Oh, Molly. If you were a Molly, and had a Molly as opposed to being a Molly and aspirationally owning a Felicity , you were imbued, then and now, with an immutable sense of self. At least Molly could tap dance, which is frankly more talent than any of the other girls exhibited. You still sort of want attention, but you deny it. Kirsten Larson: You probably got Kirsten because she was blond, or because you read a lot of Little House on the Prairie books.
Whatever superficial motivation led you to choose Kirsten, you quickly learned that life as a Swedish immigrant in Minnesota is not all lingonberry pie and ice fishing. This was shocking and horrifying. Obviously, you were used to cholera deaths this being the age of Oregon Trail , but this time it was different.
You therefore grew up to be a bit more thoughtful, a bit more reserved than your peers. You also find yourself inexplicably drawn towards crafts like knitting, jam-making, and quilting. Felicity Merriman You had Felicity because of one or more of the following reasons: A you had red hair B You thought she had the prettiest clothes and accessories. C Fewer people had Felicity, and you wanted to be unique. Just me? You grew up to have an affinity for lovely things, a possibly inflated sense of your own uniqueness, a teensy hint of self-righteousness remember how she refused tea when they raised the tea tax?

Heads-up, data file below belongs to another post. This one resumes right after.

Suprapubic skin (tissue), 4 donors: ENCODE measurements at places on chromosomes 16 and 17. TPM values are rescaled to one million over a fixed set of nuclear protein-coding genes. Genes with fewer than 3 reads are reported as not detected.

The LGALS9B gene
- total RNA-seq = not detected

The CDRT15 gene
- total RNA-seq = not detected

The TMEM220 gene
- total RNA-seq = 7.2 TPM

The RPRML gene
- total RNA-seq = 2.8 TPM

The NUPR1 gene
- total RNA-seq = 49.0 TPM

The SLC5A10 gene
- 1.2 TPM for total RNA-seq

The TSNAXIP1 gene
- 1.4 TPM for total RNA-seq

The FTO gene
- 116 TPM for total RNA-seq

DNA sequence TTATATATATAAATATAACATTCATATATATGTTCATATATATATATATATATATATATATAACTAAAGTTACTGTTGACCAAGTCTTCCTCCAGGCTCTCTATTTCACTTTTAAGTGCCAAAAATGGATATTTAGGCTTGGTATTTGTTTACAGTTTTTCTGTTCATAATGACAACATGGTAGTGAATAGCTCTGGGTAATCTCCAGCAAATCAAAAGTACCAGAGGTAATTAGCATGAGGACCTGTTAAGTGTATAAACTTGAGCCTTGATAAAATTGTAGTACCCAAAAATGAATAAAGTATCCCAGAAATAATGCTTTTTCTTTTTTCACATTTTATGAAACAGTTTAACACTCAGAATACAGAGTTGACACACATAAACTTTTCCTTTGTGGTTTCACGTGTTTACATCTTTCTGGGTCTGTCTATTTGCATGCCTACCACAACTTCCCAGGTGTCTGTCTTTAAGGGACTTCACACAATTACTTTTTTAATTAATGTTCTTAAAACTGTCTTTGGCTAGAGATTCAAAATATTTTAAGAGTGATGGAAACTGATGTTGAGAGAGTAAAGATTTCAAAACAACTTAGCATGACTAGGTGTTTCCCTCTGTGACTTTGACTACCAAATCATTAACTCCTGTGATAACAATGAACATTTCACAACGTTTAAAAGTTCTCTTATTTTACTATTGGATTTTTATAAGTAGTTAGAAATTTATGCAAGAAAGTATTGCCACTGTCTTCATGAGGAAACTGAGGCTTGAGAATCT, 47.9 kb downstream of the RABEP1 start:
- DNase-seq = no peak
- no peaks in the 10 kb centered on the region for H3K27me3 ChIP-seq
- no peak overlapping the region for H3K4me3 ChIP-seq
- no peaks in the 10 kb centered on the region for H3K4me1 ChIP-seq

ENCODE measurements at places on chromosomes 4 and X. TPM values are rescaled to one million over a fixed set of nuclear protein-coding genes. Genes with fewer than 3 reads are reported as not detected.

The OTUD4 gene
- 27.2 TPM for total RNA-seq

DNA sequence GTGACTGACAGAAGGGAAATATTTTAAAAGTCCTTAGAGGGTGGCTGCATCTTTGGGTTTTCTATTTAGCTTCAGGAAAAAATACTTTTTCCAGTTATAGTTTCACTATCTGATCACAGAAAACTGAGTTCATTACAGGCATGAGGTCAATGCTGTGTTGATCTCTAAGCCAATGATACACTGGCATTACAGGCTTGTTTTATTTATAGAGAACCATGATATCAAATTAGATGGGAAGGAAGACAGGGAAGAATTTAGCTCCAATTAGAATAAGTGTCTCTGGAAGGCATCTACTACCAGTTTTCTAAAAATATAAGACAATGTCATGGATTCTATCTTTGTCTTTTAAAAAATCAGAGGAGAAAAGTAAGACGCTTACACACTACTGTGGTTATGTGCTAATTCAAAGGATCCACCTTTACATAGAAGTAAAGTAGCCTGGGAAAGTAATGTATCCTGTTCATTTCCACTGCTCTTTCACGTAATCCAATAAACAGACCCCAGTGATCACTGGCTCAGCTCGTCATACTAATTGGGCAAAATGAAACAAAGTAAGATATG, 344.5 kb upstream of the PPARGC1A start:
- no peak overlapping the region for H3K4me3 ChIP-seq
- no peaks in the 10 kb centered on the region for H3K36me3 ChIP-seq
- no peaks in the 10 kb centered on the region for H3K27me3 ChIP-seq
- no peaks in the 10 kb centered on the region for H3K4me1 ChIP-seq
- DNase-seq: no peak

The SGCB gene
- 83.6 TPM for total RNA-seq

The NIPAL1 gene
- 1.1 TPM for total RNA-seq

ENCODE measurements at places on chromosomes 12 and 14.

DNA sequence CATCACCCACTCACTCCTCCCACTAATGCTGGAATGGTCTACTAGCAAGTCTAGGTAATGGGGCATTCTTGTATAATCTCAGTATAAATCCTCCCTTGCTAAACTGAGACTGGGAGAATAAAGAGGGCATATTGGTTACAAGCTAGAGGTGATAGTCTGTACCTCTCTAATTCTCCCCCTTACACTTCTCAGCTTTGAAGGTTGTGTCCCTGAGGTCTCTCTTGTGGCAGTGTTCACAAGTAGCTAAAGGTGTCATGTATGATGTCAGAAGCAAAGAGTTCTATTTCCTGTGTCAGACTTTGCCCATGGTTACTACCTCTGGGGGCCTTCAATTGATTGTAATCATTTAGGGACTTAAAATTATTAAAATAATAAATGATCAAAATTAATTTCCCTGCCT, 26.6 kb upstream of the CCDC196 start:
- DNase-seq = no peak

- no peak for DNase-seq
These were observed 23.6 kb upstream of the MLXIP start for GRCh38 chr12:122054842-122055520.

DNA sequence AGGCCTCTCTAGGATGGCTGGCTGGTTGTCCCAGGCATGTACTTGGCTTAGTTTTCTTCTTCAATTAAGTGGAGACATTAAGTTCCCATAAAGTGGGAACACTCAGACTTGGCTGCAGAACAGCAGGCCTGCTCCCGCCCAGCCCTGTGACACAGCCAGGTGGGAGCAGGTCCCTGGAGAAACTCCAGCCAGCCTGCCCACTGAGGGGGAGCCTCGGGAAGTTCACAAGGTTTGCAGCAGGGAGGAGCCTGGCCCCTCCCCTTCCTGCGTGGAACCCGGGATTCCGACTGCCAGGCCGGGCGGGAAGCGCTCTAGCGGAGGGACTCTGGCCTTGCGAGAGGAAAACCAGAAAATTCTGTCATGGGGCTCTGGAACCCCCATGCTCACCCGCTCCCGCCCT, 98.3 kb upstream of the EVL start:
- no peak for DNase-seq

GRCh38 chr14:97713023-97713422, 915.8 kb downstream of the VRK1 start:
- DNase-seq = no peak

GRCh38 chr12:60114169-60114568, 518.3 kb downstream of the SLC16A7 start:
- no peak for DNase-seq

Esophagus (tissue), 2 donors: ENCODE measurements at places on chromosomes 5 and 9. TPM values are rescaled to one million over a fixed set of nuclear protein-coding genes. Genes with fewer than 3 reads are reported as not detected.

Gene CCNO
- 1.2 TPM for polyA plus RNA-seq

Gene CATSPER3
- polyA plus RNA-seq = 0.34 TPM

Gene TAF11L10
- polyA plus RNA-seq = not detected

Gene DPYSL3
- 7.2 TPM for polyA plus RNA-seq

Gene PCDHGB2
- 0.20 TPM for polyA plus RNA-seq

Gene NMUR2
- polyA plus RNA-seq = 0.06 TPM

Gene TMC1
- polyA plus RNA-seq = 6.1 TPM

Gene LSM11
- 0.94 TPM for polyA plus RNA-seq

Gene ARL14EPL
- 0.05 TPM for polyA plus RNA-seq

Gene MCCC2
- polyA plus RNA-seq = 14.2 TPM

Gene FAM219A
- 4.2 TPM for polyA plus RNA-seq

Addy Walker If you were black, you had Addy because your parents were trying to encourage positive self-esteem in a market saturated with white dolls.
If you were any other minority, you had Addy because your parents were trying to encourage positive self-esteem in a market saturated with white dolls. If you were white, and had Addy, it was because your progressive parents were trying to encourage broad world-views in a market saturated with white dolls.
You grew up to be financially independent, level-headed, unspoiled, and still just a little bit resentful whenever you walk by American Girl Place. Previously : Netflix Instant for Every Situation. Chiara Atik is a writer for HowAboutWe , and, according to the infuriating quiz she just took , a Molly. Most Popular 1. How Do I Stay Motivated? A Note About The Hairpin.